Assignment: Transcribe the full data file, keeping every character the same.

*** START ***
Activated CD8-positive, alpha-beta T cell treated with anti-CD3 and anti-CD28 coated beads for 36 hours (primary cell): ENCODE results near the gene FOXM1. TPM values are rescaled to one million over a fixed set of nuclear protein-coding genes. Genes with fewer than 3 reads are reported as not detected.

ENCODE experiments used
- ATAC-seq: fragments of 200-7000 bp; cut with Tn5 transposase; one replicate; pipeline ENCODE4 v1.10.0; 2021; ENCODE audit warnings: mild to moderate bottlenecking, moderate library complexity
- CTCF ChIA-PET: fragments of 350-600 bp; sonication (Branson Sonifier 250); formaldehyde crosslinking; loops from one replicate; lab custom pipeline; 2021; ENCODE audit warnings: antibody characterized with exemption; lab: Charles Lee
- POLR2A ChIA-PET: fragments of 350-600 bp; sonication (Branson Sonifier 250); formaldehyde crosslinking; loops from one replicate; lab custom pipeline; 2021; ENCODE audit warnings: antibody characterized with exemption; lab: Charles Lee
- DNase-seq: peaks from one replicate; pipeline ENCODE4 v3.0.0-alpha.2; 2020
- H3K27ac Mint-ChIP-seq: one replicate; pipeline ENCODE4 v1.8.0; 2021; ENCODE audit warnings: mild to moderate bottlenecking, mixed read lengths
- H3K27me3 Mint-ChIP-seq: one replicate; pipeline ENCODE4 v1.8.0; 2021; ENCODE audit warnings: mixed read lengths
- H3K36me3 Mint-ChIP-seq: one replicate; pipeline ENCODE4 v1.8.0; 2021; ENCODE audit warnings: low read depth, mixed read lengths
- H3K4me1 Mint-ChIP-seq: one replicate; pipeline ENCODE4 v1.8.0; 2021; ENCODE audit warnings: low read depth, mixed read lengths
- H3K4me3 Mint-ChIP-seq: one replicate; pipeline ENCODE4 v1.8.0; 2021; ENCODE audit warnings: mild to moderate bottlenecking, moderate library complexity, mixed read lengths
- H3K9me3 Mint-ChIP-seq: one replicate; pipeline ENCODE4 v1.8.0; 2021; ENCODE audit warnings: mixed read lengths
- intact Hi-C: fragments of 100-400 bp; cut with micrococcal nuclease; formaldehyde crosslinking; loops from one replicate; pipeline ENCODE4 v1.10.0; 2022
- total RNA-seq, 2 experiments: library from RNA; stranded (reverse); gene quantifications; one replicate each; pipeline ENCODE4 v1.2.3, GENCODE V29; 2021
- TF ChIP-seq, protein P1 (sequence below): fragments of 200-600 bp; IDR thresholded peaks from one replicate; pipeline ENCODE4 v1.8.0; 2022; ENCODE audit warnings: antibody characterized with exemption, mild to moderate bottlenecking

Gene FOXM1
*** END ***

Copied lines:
Activated CD8-positive, alpha-beta T cell treated with anti-CD3 and anti-CD28 coated beads for 36 hours (primary cell): ENCODE results near the gene FOXM1. TPM values are rescaled to one million over a fixed set of nuclear protein-coding genes. Genes with fewer than 3 reads are reported as not detected.

ENCODE experiments used
- ATAC-seq: fragments of 200-7000 bp; cut with Tn5 transposase; one replicate; pipeline ENCODE4 v1.10.0; 2021; ENCODE audit warnings: mild to moderate bottlenecking, moderate library complexity
- CTCF ChIA-PET: fragments of 350-600 bp; sonication (Branson Sonifier 250); formaldehyde crosslinking; loops from one replicate; lab custom pipeline; 2021; ENCODE audit warnings: antibody characterized with exemption; lab: Charles Lee
- POLR2A ChIA-PET: fragments of 350-600 bp; sonication (Branson Sonifier 250); formaldehyde crosslinking; loops from one replicate; lab custom pipeline; 2021; ENCODE audit warnings: antibody characterized with exemption; lab: Charles Lee
- DNase-seq: peaks from one replicate; pipeline ENCODE4 v3.0.0-alpha.2; 2020
- H3K27ac Mint-ChIP-seq: one replicate; pipeline ENCODE4 v1.8.0; 2021; ENCODE audit warnings: mild to moderate bottlenecking, mixed read lengths
- H3K27me3 Mint-ChIP-seq: one replicate; pipeline ENCODE4 v1.8.0; 2021; ENCODE audit warnings: mixed read lengths
- H3K36me3 Mint-ChIP-seq: one replicate; pipeline ENCODE4 v1.8.0; 2021; ENCODE audit warnings: low read depth, mixed read lengths
- H3K4me1 Mint-ChIP-seq: one replicate; pipeline ENCODE4 v1.8.0; 2021; ENCODE audit warnings: low read depth, mixed read lengths
- H3K4me3 Mint-ChIP-seq: one replicate; pipeline ENCODE4 v1.8.0; 2021; ENCODE audit warnings: mild to moderate bottlenecking, moderate library complexity, mixed read lengths
- H3K9me3 Mint-ChIP-seq: one replicate; pipeline ENCODE4 v1.8.0; 2021; ENCODE audit warnings: mixed read lengths
- intact Hi-C: fragments of 100-400 bp; cut with micrococcal nuclease; formaldehyde crosslinking; loops from one replicate; pipeline ENCODE4 v1.10.0; 2022
- total RNA-seq, 2 experiments: library from RNA; stranded (reverse); gene quantifications; one replicate each; pipeline ENCODE4 v1.2.3, GENCODE V29; 2021
- TF ChIP-seq, protein P1 (sequence below): fragments of 200-600 bp; IDR thresholded peaks from one replicate; pipeline ENCODE4 v1.8.0; 2022; ENCODE audit warnings: antibody characterized with exemption, mild to moderate bottlenecking

Gene FOXM1